Should I Rent or Sublet?

When renting an apartment in New York City, you have two options. The most conventional is to go directly through a rental building, as this is often a relatively straightforward process. On the other hand, many apartment-hunters take an alternative route by renting a condo from the owners themselves. Each option comes with its own perks and drawbacks. While the application process for a rental building is almost always quicker and significantly less expensive, condos often feature nicer finishes and more amenities. Many renters also prefer being able to deal with one owner rather than the leasing office or management when problems arise, although a difficult or indifferent owner can make you wish for the bureaucracy of a leasing office. We’ve outlined the major differences below to help you decide on your best course of action.

Legal Differences

As always, policies differ greatly from building to building, but most boards place limits on rentals. In addition to having the authority to deny an application outright, they can also insist on provisions governing sublets. Some buildings forbid short-term sublets, and others place limits on the duration of long-term sublet rentals. Condos, on the other hand, are typically more relaxed. The upside is that in a condo or co-op you have more ability to negotiate contract terms. Although certain requirements put forth by the board are set in stone, there are certain provisions that can be negotiated between the renter and the owner directly. Rental buildings are usually more stubborn as they prefer to keep the lease terms standard. Still, reviewing the contract alongside a broker may help you find some room to maneuver.

The Approval Process

The process for renting depends on the building, but you can expect a lengthy procedure with plenty of paperwork. It’s recommended to consult a broker before you even begin the application process to make sure you aren’t wasting your time. When renting a condo, the board only has a “Right of First Refusal.” In other words, the board can either approve the rental or match the offer and rent the apartment from the owner themselves. Renting directly through the building generally only requires a barebones application and credit check.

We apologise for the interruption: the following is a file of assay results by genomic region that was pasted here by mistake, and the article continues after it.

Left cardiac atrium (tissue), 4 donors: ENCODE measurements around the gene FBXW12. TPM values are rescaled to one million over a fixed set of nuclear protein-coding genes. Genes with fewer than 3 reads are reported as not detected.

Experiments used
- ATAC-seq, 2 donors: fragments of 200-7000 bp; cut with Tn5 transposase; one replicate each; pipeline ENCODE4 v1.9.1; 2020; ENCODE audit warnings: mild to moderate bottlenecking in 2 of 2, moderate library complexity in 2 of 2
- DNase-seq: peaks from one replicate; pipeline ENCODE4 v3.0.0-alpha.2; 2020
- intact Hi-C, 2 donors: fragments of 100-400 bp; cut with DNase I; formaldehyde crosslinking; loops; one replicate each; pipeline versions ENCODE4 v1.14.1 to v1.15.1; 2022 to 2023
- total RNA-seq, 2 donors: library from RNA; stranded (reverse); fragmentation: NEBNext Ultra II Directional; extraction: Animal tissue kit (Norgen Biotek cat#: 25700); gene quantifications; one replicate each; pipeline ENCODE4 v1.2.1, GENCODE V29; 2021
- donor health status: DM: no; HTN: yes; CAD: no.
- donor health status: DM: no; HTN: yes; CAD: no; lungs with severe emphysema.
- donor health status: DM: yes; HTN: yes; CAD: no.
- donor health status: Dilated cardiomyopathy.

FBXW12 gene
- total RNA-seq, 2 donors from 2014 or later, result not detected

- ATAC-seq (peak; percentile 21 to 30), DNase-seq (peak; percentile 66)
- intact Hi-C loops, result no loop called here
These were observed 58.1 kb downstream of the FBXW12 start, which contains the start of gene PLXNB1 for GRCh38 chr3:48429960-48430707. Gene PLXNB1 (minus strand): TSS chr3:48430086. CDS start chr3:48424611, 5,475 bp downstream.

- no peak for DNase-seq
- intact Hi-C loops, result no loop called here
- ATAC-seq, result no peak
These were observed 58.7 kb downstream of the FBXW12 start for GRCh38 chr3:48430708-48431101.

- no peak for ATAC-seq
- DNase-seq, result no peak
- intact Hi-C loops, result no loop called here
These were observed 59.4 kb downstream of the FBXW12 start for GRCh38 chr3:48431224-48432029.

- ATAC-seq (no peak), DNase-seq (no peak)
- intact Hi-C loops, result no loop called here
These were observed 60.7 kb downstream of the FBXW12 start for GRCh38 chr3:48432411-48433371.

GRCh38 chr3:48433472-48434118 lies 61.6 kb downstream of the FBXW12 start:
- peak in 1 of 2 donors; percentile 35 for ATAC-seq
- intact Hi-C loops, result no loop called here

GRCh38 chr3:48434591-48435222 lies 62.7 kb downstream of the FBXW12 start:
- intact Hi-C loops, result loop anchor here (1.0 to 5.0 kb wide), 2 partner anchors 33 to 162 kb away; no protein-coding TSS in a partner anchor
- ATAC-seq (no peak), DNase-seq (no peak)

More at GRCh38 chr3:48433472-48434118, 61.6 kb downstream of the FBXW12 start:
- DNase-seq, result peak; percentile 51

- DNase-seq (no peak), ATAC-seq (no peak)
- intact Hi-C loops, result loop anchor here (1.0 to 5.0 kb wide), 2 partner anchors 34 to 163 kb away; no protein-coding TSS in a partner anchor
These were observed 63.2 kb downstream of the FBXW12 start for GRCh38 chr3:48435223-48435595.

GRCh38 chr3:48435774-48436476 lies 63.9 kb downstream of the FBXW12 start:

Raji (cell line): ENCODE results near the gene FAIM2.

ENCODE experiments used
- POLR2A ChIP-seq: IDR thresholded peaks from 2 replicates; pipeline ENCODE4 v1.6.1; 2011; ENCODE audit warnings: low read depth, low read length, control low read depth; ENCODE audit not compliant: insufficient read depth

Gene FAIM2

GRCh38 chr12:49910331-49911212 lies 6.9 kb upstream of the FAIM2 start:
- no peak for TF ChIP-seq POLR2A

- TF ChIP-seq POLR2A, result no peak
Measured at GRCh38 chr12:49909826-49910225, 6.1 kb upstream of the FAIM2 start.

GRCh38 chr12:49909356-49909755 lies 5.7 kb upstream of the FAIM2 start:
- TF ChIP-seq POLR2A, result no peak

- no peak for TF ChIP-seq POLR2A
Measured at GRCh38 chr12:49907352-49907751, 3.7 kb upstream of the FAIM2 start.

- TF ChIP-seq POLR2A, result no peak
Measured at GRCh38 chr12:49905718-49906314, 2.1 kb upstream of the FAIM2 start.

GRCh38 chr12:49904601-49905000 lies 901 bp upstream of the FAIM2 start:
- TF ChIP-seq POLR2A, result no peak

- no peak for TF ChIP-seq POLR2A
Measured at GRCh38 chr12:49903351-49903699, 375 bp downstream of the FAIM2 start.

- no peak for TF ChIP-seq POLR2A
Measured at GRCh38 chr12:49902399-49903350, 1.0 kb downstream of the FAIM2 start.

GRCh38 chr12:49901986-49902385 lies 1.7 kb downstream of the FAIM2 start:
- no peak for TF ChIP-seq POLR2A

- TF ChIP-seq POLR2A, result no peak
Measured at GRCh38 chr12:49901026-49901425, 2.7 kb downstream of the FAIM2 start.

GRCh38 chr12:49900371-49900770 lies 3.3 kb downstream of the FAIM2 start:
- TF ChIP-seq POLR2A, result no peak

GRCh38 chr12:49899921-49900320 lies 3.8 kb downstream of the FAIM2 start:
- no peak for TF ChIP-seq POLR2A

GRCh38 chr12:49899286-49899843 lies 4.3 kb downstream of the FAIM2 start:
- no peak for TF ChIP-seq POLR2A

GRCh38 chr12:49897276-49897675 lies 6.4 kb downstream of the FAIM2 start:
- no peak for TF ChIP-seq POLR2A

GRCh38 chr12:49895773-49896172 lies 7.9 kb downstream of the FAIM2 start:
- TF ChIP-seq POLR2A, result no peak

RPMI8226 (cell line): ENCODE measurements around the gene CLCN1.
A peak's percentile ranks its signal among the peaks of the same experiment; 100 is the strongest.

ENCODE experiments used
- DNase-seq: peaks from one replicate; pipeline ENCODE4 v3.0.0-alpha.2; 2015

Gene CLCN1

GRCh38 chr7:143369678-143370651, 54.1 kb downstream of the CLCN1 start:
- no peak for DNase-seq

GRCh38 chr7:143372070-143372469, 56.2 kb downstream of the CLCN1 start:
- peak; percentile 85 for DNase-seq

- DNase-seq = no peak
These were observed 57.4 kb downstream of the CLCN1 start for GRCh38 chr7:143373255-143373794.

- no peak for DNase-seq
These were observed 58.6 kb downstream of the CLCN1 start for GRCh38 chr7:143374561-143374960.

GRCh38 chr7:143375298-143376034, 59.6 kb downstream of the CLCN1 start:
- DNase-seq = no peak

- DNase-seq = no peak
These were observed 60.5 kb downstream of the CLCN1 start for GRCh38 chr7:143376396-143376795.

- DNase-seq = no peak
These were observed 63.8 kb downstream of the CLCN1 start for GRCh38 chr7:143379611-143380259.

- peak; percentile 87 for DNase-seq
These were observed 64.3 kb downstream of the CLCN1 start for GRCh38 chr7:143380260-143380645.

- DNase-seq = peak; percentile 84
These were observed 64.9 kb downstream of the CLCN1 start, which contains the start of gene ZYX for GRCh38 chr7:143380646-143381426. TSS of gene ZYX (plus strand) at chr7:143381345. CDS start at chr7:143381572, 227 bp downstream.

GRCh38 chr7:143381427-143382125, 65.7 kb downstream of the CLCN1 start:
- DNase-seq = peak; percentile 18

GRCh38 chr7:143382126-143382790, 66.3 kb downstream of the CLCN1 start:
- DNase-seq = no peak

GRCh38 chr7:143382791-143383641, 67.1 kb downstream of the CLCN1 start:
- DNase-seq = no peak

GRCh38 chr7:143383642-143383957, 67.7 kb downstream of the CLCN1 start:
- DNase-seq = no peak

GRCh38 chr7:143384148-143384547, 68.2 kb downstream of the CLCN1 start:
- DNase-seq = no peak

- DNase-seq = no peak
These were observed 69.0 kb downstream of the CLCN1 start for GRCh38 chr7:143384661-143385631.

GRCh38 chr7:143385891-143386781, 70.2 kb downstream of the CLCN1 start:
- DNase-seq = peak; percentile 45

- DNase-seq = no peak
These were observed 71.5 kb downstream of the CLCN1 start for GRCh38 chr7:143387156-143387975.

Another thing to keep in mind is that the approval process for a condo or co-op can take significantly longer than a rental building. In addition to the time it takes to prepare the necessary materials, your application will have to be approved by the owner, the managing agent, and finally, the board itself. This will typically take 10-30 days with a condo, and up to 45 days for a co-op. When dealing with rental buildings, approval falls to a single landlord, so the process doesn’t usually take longer than a week.


New sublet applications must be submitted to the management company for every new tenant. The cost for the various deposits and fees typically range between $500 and $2500, although whether the landlord or tenant will pay these fees is a part of the negotiation process. If guests are staying shorter periods of time, hotel taxes will apply. As always, details will vary based on the building and board, which means that brokers will be especially helpful in preparing and presenting a board package, as some of these can run up to 100 pages in length. Meanwhile, going through a rental office is vastly cheaper. Application fees are usually between $25 and $400. The materials are far fewer, and although it depends on the building, you likely won’t have to submit to much more than a credit check. If a broker found the apartment, you or the landlord will pay the brokers fee, which is typically 15% of the annual rent.




Condo Sublease

Rental Building


Generally more relaxed acceptance standards and sometimes you can negotiate clauses

Most buildings have non-negotiable legal clauses in effect for the entire building.


Can sometimes take longer to go through the approval process.

Generally requires a barebones application and credit check.


Typically more expensive but can be paid by the landlord.

Typically less expensive.